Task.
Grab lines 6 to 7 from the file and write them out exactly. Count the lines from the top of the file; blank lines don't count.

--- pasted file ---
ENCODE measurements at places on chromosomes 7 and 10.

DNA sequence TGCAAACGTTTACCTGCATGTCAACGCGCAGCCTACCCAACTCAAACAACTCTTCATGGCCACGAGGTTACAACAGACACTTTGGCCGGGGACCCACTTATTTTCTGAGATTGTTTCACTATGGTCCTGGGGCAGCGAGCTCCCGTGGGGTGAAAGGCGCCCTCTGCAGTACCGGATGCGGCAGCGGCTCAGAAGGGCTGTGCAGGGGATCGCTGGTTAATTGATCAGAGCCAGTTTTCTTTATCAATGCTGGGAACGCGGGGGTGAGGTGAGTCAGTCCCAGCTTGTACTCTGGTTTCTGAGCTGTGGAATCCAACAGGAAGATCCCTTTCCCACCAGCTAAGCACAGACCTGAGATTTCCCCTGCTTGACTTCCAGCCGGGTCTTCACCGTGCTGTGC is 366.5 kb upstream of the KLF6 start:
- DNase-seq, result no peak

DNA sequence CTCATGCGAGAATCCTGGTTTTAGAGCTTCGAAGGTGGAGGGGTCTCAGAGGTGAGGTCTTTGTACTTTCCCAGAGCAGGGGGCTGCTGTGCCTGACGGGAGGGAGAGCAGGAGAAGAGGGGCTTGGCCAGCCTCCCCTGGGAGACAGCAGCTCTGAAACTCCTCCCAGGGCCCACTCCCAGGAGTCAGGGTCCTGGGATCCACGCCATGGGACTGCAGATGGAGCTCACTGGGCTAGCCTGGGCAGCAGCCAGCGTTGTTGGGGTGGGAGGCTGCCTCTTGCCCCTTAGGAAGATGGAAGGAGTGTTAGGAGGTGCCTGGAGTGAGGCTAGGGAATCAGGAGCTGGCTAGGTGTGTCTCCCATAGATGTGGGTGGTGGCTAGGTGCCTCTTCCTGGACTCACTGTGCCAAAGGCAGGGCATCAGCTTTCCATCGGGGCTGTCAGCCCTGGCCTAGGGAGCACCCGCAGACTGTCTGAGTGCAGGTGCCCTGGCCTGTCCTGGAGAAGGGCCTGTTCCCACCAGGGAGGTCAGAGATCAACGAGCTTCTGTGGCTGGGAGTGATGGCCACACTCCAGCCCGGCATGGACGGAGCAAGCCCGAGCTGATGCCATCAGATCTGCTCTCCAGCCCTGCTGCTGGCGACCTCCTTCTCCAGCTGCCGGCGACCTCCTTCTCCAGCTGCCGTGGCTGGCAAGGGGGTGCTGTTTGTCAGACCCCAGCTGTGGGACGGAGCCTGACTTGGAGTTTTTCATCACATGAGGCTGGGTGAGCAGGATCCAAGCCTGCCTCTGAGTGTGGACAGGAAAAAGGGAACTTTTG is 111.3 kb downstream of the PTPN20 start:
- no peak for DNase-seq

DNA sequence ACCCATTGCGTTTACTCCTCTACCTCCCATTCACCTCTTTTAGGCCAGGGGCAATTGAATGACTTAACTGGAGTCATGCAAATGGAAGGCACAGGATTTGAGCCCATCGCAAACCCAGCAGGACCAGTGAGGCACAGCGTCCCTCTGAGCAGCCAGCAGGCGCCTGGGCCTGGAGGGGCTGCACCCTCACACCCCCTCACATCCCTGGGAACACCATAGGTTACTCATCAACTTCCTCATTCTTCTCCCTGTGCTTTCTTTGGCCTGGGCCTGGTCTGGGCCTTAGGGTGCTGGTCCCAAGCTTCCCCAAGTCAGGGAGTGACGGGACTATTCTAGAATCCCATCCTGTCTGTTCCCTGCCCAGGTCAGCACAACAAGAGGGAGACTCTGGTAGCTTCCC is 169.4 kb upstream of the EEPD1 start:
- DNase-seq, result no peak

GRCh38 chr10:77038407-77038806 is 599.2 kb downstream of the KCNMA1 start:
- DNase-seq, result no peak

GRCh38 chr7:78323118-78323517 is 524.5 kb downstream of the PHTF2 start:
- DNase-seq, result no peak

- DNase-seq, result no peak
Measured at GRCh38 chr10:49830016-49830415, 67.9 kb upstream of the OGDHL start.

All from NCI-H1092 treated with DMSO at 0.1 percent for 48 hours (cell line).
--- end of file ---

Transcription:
DNA sequence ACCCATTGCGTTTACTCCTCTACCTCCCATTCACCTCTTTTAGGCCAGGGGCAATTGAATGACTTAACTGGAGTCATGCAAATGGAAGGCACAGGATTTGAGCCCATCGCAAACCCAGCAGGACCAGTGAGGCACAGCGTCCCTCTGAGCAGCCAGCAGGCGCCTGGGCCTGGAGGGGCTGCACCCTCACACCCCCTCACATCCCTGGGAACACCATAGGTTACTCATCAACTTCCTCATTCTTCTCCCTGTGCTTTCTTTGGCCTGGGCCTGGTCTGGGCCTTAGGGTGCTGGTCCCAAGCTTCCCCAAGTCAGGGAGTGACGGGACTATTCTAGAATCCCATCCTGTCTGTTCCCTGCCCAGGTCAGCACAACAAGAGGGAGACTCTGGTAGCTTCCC is 169.4 kb upstream of the EEPD1 start:
- DNase-seq, result no peak